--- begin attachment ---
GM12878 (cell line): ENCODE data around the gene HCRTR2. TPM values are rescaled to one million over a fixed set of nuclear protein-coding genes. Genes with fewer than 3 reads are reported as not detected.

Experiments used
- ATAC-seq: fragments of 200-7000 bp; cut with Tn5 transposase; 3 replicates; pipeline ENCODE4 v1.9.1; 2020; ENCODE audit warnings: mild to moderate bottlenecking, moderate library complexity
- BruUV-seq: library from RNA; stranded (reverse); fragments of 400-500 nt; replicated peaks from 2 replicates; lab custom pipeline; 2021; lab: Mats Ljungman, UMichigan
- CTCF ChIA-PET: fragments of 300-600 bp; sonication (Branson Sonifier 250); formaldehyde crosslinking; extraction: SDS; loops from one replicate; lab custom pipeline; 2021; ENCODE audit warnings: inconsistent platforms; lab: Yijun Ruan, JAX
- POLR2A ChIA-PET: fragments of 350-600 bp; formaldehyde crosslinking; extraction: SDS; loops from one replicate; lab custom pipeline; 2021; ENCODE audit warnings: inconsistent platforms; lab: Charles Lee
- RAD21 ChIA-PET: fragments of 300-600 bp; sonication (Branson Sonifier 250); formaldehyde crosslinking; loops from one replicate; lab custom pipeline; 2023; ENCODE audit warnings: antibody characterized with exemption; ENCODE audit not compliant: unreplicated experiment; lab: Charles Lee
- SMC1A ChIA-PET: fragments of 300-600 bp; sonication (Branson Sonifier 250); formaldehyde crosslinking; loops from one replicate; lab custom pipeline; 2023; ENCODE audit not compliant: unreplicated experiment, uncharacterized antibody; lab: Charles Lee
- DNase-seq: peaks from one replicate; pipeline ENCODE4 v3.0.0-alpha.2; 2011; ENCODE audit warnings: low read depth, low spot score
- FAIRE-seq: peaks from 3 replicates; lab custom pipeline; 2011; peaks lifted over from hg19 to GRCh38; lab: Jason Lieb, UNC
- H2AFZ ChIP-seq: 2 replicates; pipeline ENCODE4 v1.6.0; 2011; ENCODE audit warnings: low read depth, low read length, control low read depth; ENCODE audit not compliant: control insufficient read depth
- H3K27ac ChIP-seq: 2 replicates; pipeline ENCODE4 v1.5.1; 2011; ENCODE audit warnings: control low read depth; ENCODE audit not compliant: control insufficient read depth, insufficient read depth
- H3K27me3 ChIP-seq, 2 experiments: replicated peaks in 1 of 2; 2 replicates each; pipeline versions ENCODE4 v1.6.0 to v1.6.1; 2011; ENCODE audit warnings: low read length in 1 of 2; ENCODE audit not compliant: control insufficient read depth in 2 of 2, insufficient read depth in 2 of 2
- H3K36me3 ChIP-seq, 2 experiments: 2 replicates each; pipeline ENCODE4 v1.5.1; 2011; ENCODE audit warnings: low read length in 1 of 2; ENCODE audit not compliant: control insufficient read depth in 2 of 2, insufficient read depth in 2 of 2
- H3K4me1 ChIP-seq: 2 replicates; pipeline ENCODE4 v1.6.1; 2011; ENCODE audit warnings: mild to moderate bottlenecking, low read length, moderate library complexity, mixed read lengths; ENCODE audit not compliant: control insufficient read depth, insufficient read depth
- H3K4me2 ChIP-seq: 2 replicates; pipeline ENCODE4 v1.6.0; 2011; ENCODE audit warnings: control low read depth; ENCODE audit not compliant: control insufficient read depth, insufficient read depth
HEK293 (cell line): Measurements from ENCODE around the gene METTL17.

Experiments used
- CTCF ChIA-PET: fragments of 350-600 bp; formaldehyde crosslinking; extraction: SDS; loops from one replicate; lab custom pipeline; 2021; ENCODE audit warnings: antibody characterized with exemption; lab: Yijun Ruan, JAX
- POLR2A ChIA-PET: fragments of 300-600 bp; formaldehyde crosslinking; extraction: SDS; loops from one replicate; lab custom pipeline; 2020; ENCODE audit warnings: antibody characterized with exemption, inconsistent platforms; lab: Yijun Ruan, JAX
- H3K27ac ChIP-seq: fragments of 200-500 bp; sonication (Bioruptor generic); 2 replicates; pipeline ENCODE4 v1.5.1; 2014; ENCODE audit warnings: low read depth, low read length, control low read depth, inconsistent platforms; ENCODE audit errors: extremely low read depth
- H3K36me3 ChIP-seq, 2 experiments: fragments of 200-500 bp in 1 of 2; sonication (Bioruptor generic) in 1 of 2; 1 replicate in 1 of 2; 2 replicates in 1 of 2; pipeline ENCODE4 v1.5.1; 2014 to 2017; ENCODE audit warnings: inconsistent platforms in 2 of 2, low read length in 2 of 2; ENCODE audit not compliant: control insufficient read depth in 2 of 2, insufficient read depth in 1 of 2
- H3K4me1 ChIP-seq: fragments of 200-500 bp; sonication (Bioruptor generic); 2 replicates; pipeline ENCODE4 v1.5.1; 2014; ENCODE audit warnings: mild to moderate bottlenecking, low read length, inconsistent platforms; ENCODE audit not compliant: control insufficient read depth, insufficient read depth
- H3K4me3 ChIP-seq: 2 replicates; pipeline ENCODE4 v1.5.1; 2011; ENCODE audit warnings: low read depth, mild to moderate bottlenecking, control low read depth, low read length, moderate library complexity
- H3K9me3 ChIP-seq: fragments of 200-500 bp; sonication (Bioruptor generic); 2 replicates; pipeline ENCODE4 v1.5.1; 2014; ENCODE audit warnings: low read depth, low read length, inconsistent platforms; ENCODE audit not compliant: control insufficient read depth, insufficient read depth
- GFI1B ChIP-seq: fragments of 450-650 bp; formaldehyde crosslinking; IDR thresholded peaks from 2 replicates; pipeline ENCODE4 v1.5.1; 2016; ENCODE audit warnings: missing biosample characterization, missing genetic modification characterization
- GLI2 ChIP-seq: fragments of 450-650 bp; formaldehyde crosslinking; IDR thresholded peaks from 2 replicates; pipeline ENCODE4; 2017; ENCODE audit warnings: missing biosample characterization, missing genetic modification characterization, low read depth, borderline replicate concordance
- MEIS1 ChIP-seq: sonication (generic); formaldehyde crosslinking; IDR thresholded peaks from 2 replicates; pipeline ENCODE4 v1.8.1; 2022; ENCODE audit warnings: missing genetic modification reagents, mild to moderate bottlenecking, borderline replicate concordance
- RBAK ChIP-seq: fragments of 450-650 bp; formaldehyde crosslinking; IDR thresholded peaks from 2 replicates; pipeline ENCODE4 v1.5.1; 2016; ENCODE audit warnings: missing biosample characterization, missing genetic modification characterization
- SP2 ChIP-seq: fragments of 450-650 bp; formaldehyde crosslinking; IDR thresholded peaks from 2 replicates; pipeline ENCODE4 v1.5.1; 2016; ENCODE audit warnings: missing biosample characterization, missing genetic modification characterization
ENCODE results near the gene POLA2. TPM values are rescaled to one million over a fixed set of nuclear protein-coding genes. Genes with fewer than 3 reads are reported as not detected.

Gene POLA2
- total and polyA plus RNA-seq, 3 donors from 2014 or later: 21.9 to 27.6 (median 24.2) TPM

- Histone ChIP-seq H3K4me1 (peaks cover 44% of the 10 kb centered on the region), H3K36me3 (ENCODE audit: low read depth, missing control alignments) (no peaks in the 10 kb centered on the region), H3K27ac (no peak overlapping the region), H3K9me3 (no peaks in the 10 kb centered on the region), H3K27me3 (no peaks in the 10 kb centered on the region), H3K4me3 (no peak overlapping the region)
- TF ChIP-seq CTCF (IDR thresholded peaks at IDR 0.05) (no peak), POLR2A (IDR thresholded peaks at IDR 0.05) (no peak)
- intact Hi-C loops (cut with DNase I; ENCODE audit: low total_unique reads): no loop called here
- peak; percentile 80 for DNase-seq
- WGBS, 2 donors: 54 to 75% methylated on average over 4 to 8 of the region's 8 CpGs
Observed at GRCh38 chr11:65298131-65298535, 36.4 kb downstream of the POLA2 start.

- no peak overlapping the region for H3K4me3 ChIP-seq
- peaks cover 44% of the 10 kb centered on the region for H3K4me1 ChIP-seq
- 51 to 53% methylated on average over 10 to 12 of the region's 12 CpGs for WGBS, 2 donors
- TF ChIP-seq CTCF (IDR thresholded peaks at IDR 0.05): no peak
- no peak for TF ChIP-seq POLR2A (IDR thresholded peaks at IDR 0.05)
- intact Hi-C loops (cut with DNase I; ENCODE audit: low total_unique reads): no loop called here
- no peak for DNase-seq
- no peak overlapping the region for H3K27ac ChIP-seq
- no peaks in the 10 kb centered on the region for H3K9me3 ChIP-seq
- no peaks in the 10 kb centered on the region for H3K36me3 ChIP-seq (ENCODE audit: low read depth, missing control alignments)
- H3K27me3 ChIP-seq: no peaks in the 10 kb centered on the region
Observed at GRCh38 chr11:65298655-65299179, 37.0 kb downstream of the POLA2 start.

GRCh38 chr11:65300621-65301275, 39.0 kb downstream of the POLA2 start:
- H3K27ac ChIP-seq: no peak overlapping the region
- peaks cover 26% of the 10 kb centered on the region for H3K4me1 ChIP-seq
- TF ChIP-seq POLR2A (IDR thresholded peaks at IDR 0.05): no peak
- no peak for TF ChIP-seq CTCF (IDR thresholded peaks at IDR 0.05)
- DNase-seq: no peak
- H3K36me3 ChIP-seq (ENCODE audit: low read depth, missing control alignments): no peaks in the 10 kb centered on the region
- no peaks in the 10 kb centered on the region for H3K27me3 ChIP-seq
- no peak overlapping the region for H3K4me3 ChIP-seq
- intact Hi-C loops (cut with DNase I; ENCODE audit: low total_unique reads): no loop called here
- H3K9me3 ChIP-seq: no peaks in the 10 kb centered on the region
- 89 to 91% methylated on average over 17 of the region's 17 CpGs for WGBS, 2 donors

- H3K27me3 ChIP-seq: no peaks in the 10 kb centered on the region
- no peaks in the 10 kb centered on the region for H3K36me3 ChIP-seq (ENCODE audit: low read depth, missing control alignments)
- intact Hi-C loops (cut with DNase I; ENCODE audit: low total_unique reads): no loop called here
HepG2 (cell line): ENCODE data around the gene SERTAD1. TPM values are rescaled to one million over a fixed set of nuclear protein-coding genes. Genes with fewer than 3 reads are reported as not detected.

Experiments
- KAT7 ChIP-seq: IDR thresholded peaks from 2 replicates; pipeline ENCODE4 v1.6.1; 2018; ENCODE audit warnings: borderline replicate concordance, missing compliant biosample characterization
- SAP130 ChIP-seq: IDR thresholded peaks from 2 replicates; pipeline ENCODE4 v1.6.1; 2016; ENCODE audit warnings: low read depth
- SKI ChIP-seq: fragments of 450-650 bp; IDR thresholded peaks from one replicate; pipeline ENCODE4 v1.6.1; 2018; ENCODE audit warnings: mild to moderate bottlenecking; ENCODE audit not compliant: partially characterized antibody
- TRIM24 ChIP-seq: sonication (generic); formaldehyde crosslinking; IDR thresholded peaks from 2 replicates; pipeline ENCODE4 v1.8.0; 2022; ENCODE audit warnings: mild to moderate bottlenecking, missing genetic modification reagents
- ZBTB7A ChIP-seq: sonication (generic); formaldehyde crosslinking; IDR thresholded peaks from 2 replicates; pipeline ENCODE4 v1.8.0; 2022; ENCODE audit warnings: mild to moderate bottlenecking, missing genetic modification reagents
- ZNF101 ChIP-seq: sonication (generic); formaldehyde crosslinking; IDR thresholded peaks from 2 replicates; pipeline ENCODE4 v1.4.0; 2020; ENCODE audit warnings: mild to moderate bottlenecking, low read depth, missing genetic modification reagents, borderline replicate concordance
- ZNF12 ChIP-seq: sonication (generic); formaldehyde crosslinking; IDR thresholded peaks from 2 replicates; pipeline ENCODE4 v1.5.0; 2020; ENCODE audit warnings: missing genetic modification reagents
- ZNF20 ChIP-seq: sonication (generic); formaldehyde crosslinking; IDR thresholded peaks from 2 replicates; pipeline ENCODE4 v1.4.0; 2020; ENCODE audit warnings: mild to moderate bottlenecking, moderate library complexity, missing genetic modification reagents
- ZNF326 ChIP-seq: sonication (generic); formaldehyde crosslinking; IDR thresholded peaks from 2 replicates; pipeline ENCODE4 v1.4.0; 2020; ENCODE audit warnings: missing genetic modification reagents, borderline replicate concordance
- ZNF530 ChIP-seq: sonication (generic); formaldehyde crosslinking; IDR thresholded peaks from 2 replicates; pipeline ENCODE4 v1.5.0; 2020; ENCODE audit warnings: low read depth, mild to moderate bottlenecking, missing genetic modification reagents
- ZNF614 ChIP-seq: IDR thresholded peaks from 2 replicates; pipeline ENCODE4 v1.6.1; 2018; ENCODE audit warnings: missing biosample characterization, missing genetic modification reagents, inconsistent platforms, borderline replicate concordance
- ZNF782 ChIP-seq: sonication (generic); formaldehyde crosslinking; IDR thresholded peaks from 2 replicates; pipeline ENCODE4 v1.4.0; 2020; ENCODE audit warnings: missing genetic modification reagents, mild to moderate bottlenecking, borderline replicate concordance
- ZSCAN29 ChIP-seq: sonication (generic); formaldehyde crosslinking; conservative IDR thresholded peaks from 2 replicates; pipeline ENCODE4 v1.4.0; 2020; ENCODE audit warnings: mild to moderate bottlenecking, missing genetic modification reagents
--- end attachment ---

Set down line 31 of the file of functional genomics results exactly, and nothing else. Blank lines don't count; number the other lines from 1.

ENCODE results near the gene POLA2. TPM values are rescaled to one million over a fixed set of nuclear protein-coding genes. Genes with fewer than 3 reads are reported as not detected.